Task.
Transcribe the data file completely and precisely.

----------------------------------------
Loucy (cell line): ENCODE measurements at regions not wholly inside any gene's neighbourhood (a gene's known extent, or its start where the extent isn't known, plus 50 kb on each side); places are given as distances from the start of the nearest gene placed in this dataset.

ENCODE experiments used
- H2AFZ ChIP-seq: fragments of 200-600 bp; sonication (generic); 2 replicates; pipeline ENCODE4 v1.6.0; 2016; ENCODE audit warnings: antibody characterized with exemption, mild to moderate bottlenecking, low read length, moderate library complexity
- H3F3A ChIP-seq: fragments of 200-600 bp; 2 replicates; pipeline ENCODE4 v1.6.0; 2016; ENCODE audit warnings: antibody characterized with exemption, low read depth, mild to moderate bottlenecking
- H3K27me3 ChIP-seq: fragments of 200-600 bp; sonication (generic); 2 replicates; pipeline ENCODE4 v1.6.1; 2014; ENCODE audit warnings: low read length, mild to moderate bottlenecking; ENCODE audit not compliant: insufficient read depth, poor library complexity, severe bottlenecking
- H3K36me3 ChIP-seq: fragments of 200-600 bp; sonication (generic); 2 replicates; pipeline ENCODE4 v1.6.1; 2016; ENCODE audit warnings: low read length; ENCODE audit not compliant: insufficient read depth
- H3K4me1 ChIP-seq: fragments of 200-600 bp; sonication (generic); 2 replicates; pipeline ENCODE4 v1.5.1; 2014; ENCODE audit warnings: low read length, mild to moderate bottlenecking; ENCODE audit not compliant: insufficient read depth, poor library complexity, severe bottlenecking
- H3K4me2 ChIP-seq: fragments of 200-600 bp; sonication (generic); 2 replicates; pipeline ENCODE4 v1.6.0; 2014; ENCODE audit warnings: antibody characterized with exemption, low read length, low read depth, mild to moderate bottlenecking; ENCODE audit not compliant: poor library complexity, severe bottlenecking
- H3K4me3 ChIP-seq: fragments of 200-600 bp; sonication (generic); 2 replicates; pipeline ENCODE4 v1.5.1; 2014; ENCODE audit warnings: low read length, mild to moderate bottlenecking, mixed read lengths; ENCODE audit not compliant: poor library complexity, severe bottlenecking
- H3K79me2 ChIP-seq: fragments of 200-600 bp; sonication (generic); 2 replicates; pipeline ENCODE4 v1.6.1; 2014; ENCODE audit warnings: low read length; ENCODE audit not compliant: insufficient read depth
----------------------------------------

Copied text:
Loucy (cell line): ENCODE measurements at regions not wholly inside any gene's neighbourhood (a gene's known extent, or its start where the extent isn't known, plus 50 kb on each side); places are given as distances from the start of the nearest gene placed in this dataset.

ENCODE experiments used
- H2AFZ ChIP-seq: fragments of 200-600 bp; sonication (generic); 2 replicates; pipeline ENCODE4 v1.6.0; 2016; ENCODE audit warnings: antibody characterized with exemption, mild to moderate bottlenecking, low read length, moderate library complexity
- H3F3A ChIP-seq: fragments of 200-600 bp; 2 replicates; pipeline ENCODE4 v1.6.0; 2016; ENCODE audit warnings: antibody characterized with exemption, low read depth, mild to moderate bottlenecking
- H3K27me3 ChIP-seq: fragments of 200-600 bp; sonication (generic); 2 replicates; pipeline ENCODE4 v1.6.1; 2014; ENCODE audit warnings: low read length, mild to moderate bottlenecking; ENCODE audit not compliant: insufficient read depth, poor library complexity, severe bottlenecking
- H3K36me3 ChIP-seq: fragments of 200-600 bp; sonication (generic); 2 replicates; pipeline ENCODE4 v1.6.1; 2016; ENCODE audit warnings: low read length; ENCODE audit not compliant: insufficient read depth
- H3K4me1 ChIP-seq: fragments of 200-600 bp; sonication (generic); 2 replicates; pipeline ENCODE4 v1.5.1; 2014; ENCODE audit warnings: low read length, mild to moderate bottlenecking; ENCODE audit not compliant: insufficient read depth, poor library complexity, severe bottlenecking
- H3K4me2 ChIP-seq: fragments of 200-600 bp; sonication (generic); 2 replicates; pipeline ENCODE4 v1.6.0; 2014; ENCODE audit warnings: antibody characterized with exemption, low read length, low read depth, mild to moderate bottlenecking; ENCODE audit not compliant: poor library complexity, severe bottlenecking
- H3K4me3 ChIP-seq: fragments of 200-600 bp; sonication (generic); 2 replicates; pipeline ENCODE4 v1.5.1; 2014; ENCODE audit warnings: low read length, mild to moderate bottlenecking, mixed read lengths; ENCODE audit not compliant: poor library complexity, severe bottlenecking
- H3K79me2 ChIP-seq: fragments of 200-600 bp; sonication (generic); 2 replicates; pipeline ENCODE4 v1.6.1; 2014; ENCODE audit warnings: low read length; ENCODE audit not compliant: insufficient read depth